Sodium Reduction Tips from School Food Service Directors

Healthy Food Choices in Schools February 28, 2017 Print Friendly and PDF

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The National School Lunch Program is a federally assisted meal program operating in over 100,000 public and nonprofit schools and residential child care institutions. It provides low cost or free lunches to more than 31 million children each school day. Because of this, schools are a great place to implement population-based health promotion and work to prevent chronic disease. The Healthy Hunger-Free Kids Act (HHFKA) of 2010 utilized research-based findings and expert recommendations to align lunch standards, passed in 2010, with the United States Department of Agriculture (USDA) 2010 Dietary Guidelines to improve the overall health of children.

According to the Dietary Guidelines for Americans, children should consume no more than 2,300 milligrams of sodium per day. HHFKA has three sodium target levels to help schools adjust. The USDA created a quick sodium information resource with suggestions to assist food service directors in meeting the HHFKA recommendations. 

Findings from 2016 USDA sponsored research suggest the following options for making lower sodium an attainable action for your school:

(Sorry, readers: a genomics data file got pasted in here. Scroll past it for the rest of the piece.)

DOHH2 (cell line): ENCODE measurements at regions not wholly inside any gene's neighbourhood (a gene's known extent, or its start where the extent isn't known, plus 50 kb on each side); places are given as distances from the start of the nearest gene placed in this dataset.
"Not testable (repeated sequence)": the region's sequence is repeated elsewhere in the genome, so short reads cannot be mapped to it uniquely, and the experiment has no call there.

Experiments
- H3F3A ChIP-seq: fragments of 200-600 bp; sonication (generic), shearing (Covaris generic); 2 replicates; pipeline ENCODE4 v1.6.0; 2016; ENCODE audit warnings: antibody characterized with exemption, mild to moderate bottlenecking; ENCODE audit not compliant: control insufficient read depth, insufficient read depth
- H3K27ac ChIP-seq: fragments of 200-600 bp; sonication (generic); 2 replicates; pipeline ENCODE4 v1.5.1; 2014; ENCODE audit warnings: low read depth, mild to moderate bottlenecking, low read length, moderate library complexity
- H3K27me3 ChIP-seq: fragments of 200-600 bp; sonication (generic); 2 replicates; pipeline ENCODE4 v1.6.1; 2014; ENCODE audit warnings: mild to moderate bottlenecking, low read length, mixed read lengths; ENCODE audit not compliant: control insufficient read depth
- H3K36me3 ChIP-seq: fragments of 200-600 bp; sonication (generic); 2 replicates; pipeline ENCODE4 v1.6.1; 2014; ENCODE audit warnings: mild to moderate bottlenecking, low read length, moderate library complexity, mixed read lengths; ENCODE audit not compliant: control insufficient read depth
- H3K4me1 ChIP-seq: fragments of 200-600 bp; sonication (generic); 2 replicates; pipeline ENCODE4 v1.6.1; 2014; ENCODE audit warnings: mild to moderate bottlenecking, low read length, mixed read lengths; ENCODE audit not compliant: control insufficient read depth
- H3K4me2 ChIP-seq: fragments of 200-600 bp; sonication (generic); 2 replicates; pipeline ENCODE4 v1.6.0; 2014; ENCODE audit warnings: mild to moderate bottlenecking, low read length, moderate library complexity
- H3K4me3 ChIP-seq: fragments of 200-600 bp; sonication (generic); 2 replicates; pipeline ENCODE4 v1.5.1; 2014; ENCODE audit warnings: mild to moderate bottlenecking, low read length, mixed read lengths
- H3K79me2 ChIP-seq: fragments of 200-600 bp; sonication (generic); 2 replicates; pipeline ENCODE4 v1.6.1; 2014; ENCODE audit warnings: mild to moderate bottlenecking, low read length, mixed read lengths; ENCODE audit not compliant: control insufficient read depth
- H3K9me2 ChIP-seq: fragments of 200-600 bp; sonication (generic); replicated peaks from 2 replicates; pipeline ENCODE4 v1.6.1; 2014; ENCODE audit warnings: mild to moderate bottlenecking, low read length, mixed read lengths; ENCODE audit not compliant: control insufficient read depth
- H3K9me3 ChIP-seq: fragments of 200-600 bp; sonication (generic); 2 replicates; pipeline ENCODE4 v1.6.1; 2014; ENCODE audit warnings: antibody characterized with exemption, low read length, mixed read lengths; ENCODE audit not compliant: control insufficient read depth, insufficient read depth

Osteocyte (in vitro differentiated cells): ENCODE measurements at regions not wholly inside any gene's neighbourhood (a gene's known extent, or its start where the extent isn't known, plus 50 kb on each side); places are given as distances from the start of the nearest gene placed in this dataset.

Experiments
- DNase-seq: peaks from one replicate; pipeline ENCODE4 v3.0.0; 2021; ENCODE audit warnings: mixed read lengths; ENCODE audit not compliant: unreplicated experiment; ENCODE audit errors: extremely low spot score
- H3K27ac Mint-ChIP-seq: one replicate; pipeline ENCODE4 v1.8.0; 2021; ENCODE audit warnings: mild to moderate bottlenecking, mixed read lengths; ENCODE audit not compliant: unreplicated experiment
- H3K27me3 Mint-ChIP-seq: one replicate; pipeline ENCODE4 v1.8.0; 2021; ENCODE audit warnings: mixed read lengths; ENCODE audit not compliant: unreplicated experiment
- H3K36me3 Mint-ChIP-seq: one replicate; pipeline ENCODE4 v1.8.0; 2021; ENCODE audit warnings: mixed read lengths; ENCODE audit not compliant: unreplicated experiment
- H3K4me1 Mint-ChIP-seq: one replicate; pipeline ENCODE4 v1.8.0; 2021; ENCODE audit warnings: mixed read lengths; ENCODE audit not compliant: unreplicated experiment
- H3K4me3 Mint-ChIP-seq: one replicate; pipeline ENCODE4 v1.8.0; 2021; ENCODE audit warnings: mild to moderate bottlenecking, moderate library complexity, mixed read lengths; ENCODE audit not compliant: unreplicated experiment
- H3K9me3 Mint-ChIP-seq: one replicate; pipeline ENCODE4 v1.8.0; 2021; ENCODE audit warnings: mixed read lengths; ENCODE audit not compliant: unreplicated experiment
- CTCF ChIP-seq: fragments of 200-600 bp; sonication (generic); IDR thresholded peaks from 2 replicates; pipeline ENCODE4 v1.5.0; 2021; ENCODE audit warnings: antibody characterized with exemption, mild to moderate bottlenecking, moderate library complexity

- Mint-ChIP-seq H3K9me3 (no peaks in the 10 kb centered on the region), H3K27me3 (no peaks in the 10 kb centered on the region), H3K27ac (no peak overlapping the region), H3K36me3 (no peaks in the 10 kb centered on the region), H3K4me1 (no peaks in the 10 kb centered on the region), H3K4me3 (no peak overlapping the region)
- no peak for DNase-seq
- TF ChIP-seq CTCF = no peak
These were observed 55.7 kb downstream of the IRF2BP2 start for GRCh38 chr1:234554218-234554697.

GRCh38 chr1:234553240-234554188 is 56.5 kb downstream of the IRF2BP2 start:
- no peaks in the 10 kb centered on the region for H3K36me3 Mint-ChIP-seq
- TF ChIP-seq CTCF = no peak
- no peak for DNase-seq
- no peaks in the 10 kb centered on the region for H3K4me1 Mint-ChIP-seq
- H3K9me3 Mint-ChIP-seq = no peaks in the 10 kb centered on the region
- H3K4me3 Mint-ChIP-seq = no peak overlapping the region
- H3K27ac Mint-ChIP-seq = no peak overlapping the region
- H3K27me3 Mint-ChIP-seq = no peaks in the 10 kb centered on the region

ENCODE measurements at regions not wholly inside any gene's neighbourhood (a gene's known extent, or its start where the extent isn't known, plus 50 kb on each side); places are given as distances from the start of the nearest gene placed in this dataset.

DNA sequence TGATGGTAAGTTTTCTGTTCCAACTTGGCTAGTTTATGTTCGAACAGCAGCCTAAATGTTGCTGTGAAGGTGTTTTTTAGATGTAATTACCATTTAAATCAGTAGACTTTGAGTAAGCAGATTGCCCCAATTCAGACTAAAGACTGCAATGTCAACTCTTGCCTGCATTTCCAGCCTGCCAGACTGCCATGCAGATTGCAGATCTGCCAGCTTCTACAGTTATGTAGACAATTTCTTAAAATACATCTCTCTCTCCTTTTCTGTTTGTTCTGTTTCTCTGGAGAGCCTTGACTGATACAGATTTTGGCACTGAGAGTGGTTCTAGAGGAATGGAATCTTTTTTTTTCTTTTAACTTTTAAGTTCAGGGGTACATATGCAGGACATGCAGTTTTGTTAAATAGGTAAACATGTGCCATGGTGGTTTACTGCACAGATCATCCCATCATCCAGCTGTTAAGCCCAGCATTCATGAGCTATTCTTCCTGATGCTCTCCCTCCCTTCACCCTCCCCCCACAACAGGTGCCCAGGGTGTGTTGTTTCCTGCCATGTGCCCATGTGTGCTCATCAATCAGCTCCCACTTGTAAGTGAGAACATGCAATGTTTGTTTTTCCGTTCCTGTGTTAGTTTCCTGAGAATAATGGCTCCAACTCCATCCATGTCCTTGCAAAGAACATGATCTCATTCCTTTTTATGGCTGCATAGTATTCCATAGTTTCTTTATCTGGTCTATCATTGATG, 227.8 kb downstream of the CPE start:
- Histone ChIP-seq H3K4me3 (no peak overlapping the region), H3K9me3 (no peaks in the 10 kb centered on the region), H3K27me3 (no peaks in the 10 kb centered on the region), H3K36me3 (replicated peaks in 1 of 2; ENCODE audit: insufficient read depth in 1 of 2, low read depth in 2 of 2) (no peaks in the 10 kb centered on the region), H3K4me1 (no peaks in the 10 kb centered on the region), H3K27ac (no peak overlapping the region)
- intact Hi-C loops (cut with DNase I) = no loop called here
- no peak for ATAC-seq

• Trade shows - offer a convenient venue to identify lower-sodium products.
  • Ask vendors for lower sodium products – specifically ask vendors for lower-sodium versions of whole grain-rich breads and rolls and meat products. Sharing feedback with vendors also helped increase food quality.
  • Participate in food buying co-op – Joining a food-buying co-op can expand the selection of lower-sodium products. Participating in a co-op may help find suitable products by working with other districts to purchase products and request a greater number of bids, be more selective, and get the best products at lower costs.
  • Choose fresh and frozen products – switch to lower-sodium alternatives and using more fresh and frozen products.
  • Get staff culinary training – provide hands-on training or culinary training to assist with increasing frozen and fresh vegetables, beans and soups with the use of herbs and seasoning to enhance flavor.
  • Use standardized recipes – state agencies and USDA have recipes that are approved on the requirements.
  • Roast vegetables – roasting brings out the natural flavors.
  • Replace salt with herbs and spices – alternatives can include orange juices, salsa, sriracha sauce, garlic powder, red pepper flakes or cilantro.
  • Ask for feedback – ask the students to give feedback on new products.
  • Offer more choices – wide variety leads to higher participation and reduced waste.
  • Serve items multiple days – slowly introduce items over a period of time and leave them as options for repeat exposure.
  • Implement a condiment station – this works well in older student settings. Make sure the station provides a limited number of pre-packed condiments instead of pump bottles. 

Contributor 

Sarah Ransom-University of Tennessee FCS Extension Agent


 

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This work is supported by the USDA National Institute of Food and Agriculture, New Technologies for Ag Extension project.